Our Communicator of the Month series showcases individuals whose voices have made a lasting impact on our country. In 2021, we are honoring 12 champions of change who fought against injustices of all kinds to advance the rights of people in the United States.
“Through those songs, I learned things about the history of Black people in this country that the historians in school had not been willing to tell us about or had lied about.” — Odetta Holmes
December 31, 1930 — December 2, 2008
Odetta Holmes, better known as just “Odetta,” was born in highly segregated, Depression-era Birmingham, Alabama, on December 31, 1930. She was an American folk singer, actress, and a civil and human rights activist, often referred to as “The Voice of the Civil Rights Movement.”
Odetta began voice training and studying classical music at age 13 and continued her musical education at Los Angeles City College, where she studied classical opera.
She became acquainted with folk music in college and toured with a national road company of “Finian’s Rainbow,” a Broadway musical about prejudice.
In New York City, Odetta met fellow singers Pete Seeger and Harry Belafonte, who championed her work and introduced her to national audiences. Much like the American folk music revival, Odetta’s popularity peaked in the 60s, and she headlined at Carnegie Hall, as well as prominent nightclubs. Her 1963 release, “Odetta Sings Folk Songs,” became one of the year’s best-selling folk albums.
Beyond her music, Odetta was known for her activism in the civil rights movement. In 1963, Odetta sang at the March on Washington and also appeared with President John F. Kennedy on a civil rights television special. She then marched with Martin Luther King Jr. from Selma to Montgomery, Alabama, in 1965. King once called Odetta the “queen of American folk music.” Once, when Rosa Parks was asked what songs she listened to during the civil rights movement, she reportedly answered, “All the songs Odetta sings.”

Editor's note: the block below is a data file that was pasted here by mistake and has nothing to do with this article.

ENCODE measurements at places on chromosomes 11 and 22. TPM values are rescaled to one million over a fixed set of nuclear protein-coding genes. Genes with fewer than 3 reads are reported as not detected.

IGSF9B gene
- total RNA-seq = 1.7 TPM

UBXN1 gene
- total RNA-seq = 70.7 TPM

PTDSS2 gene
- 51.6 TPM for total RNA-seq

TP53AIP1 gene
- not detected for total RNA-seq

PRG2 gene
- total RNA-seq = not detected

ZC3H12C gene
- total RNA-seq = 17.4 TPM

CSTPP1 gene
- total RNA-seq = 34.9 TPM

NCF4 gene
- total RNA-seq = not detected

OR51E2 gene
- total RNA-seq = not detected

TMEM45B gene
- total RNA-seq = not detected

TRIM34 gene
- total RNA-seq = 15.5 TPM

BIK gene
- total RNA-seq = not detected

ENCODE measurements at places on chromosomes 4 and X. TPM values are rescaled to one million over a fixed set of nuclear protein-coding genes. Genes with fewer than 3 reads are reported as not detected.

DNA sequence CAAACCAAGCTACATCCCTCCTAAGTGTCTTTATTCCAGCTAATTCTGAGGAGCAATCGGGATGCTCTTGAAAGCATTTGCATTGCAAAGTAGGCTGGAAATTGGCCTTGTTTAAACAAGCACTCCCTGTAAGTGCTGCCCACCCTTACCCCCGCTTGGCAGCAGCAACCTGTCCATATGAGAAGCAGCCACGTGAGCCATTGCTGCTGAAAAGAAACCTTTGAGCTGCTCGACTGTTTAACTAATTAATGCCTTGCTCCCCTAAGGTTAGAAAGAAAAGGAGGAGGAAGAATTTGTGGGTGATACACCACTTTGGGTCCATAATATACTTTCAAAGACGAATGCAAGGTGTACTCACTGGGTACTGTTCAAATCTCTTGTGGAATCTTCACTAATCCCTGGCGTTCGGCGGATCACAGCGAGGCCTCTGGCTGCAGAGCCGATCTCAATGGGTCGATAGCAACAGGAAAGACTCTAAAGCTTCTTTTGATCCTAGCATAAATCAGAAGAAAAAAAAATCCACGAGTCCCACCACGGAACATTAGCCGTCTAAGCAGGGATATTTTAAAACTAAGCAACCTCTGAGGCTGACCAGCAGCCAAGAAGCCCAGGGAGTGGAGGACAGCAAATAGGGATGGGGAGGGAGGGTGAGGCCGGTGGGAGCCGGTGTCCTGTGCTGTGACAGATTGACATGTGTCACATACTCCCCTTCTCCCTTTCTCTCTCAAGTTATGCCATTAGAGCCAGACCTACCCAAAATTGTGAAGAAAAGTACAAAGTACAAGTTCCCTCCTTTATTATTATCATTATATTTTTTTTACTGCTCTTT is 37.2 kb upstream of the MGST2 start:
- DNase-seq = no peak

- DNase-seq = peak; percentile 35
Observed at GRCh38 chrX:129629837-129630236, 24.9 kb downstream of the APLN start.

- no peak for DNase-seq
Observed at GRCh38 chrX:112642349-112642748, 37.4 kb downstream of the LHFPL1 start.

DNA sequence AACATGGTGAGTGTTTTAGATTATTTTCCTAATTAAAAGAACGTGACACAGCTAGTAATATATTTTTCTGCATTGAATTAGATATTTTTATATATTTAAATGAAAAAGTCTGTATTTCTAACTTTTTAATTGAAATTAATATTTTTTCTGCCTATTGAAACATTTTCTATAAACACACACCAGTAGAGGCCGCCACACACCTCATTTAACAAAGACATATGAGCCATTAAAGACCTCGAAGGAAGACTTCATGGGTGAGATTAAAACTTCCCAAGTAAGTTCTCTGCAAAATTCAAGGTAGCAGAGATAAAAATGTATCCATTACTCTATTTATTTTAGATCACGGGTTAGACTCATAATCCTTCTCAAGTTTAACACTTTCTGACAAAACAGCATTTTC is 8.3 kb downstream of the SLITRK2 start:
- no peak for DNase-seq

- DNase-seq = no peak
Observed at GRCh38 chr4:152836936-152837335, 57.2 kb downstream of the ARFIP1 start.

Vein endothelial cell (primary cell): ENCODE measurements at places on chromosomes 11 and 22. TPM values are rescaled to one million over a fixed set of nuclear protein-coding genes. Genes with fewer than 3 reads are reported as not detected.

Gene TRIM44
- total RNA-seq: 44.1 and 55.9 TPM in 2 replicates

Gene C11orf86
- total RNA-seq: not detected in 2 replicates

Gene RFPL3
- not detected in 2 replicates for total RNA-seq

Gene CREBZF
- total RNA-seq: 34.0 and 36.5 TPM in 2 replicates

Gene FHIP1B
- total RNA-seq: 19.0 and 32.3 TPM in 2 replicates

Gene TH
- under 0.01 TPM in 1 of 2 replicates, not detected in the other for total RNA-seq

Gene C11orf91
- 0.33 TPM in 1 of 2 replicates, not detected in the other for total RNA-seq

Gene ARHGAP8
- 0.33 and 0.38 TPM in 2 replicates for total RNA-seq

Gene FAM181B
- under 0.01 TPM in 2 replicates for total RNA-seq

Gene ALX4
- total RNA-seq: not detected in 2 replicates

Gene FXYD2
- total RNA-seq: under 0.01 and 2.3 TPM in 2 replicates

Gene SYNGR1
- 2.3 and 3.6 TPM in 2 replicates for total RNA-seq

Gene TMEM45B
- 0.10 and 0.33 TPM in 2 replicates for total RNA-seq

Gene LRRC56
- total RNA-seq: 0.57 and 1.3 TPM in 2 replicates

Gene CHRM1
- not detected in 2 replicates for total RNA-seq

Odetta’s unique musical style appealed to both African American and white audiences. She inspired and influenced many famous folk artists, ranging from Bob Dylan and Joan Baez to Janis Joplin and Tracy Chapman. Her Afro hairstyle and pride in her African features — on which the press often focused — made Odetta a role model for many African Americans. Through her music, she delivered a blend of traditional African American folk songs, chain gang songs, southern plantation work songs and spirituals. She once explained that the old prison songs she learned helped her work through her outrage at the racism she had experienced throughout her life:
“As I did those songs, I could work on my hate and fury without being antisocial.”
Odetta received many recognitions during her life for her musical accomplishments. In 1999, former President Clinton awarded her with a National Medal of Arts at the Daughters of the American Revolution’s Constitution Hall in Washington, D.C. — where, 60 years prior, Odetta’s hero and fellow Black contralto Marian Anderson was prevented from performing because of her race. In 2003, the Library of Congress honored Odetta with the rare Living Legend Award.
Had she lived a bit longer, Odetta might have sung at the inauguration of former President Barack Obama, the first Black U.S. president. She died at age 77 in December 2008 of heart disease.